The protein therapeutic asunercept (APG101) analyzed in this study is currently under clinical investigation for the treatment of glioblastoma and myelodysplastic syndrome. Glioblastomas are the most aggressive primary brain tumors [1] and although they are more common in elderly patients, with a median age of 64 years at diagnosis, they also affect children. The incidence of glioblastomas increases with age, from 0.10 per 100,000 in the age group of 0–4 years (average annual incidence rate, diagnosed between 1995 and 2011 in the US, age-adjusted to the 2000 US population), to 0.19 per 100,000 in the age group of 15–19 years, up to 13.09 per 100,000 in the age group of 65–74 years. The 5-year survival rate of the 0–19-year-old patients was 18.2%; for the 65–74-year-old patients the 5-year survival rate was as low as 2.0% [2].
In a clinical Phase II study, treatment with asunercept in combination with radiotherapy has shown superiority compared to treatment with radiotherapy alone [3]. The unmet medical need of glioblastoma patients and the benefit of this new treatment option have been recognized by the U.S. Food and Drug Administration (FDA) and the European Medicines Agency (EMA), granting orphan drug designation and EMA PRIME status to asunercept for the treatment of patients with glioblastoma.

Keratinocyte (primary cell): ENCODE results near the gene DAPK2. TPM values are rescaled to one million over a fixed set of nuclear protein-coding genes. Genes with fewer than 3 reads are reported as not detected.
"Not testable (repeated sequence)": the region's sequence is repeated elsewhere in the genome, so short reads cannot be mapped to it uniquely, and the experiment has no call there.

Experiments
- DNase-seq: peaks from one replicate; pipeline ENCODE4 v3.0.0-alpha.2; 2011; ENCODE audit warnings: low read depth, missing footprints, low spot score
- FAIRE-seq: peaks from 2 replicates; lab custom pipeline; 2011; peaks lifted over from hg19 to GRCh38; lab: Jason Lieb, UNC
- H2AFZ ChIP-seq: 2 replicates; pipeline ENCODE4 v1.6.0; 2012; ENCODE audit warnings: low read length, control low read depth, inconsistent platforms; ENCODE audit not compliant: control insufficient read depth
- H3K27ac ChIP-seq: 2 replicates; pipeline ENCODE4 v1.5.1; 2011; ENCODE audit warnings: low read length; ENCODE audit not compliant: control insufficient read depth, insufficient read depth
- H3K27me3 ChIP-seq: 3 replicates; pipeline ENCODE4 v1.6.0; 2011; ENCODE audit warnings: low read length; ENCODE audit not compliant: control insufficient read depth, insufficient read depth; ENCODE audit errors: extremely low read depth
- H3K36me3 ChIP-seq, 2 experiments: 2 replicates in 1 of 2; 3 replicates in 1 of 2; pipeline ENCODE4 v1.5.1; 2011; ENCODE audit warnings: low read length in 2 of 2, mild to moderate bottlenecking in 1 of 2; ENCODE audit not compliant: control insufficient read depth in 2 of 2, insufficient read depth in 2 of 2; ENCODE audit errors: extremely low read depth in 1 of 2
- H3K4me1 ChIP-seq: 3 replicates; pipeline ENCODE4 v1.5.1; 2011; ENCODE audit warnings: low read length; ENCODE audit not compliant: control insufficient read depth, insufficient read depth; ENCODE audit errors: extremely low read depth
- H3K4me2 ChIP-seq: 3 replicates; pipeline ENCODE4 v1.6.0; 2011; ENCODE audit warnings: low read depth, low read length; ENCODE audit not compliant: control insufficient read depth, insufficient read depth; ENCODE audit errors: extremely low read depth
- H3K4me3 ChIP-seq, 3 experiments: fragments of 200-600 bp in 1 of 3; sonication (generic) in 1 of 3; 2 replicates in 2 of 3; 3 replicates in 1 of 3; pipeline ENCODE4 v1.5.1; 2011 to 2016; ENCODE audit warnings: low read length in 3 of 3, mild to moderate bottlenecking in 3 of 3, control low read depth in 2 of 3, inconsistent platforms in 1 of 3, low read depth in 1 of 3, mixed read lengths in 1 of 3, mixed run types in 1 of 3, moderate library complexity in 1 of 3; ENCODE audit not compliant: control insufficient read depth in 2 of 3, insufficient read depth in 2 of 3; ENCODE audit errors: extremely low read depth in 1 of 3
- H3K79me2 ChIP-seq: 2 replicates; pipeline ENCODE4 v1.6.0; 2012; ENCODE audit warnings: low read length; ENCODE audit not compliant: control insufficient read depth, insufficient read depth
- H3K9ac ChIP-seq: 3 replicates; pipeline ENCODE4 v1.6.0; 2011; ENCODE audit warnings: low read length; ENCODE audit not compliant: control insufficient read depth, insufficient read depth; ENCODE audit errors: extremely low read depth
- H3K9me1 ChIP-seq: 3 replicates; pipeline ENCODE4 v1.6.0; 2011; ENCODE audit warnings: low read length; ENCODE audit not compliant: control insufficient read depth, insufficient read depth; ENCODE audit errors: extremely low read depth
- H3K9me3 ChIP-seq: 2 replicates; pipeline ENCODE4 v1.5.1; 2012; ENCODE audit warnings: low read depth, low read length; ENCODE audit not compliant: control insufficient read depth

Asunercept is a fully human recombinant glycosylated Fc-fusion protein, consisting of the extracellular domain of the CD95 receptor (CD95/Apo-1/Fas) linked to the Fc part of an IgG antibody. It was designed to interfere with the CD95 ligand (CD95L/FasL) signaling pathway via binding to and neutralization of CD95L. There is mounting evidence that highly invasive malignant glioblastoma express CD95L as an autocrine/paracrine signal that stimulates their invasive growth and migration [4,5]. Asunercept effectively binds to CD95L, blocking the interaction between CD95L and CD95 and thereby exerting an anti-neoplastic effect. Furthermore, asunercept binds to the neonatal Fc receptor (FcRn), conveying protection from lysosomal degradation and increasing the half-life of asunercept.